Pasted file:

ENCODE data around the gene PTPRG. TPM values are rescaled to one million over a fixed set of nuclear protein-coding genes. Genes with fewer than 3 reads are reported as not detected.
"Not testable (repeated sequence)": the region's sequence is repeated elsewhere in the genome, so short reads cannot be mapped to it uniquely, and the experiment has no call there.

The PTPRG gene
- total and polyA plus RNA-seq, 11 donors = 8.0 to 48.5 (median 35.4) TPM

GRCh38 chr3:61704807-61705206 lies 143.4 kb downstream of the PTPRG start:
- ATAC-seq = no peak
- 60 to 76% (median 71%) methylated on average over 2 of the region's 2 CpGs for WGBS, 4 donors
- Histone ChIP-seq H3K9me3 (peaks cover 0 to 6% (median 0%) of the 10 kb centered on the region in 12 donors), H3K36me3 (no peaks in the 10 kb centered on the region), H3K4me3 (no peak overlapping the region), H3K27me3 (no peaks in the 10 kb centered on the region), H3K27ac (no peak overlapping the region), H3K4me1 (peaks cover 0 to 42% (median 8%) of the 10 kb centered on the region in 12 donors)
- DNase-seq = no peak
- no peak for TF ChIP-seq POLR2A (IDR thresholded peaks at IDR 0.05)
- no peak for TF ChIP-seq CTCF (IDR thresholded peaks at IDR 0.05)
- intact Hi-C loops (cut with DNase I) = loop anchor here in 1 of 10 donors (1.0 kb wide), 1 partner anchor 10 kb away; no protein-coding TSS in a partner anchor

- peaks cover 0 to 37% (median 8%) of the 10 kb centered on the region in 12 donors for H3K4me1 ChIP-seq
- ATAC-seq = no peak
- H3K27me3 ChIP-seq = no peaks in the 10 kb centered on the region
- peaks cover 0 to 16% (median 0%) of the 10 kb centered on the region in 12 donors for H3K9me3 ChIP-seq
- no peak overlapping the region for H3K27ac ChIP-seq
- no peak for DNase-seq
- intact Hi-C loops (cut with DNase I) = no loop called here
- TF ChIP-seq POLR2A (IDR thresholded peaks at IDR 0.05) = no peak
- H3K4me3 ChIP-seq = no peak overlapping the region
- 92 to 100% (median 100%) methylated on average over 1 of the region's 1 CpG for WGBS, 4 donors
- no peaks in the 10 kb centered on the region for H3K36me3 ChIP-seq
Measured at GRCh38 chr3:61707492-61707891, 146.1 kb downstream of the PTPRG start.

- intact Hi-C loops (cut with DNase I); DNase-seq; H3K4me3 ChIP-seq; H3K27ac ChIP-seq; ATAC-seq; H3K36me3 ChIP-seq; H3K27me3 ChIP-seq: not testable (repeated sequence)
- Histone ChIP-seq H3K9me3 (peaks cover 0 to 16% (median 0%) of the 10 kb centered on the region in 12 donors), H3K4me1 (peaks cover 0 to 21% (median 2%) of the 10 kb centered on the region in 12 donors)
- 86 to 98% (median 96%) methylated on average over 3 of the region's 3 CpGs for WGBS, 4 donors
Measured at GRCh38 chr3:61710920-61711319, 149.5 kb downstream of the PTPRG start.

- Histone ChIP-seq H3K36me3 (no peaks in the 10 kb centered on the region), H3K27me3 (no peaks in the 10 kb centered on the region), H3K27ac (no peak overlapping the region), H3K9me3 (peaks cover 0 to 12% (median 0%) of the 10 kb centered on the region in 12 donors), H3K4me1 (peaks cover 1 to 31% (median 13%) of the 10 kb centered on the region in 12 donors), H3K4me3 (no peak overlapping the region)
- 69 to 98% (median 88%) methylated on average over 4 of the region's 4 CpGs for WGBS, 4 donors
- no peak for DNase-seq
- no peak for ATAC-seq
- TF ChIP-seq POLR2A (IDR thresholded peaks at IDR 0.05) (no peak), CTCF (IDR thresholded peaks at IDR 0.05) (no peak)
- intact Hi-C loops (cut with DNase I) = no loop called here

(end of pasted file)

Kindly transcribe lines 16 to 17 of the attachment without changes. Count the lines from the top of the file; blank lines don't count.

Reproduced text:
- peaks cover 0 to 16% (median 0%) of the 10 kb centered on the region in 12 donors for H3K9me3 ChIP-seq
- no peak overlapping the region for H3K27ac ChIP-seq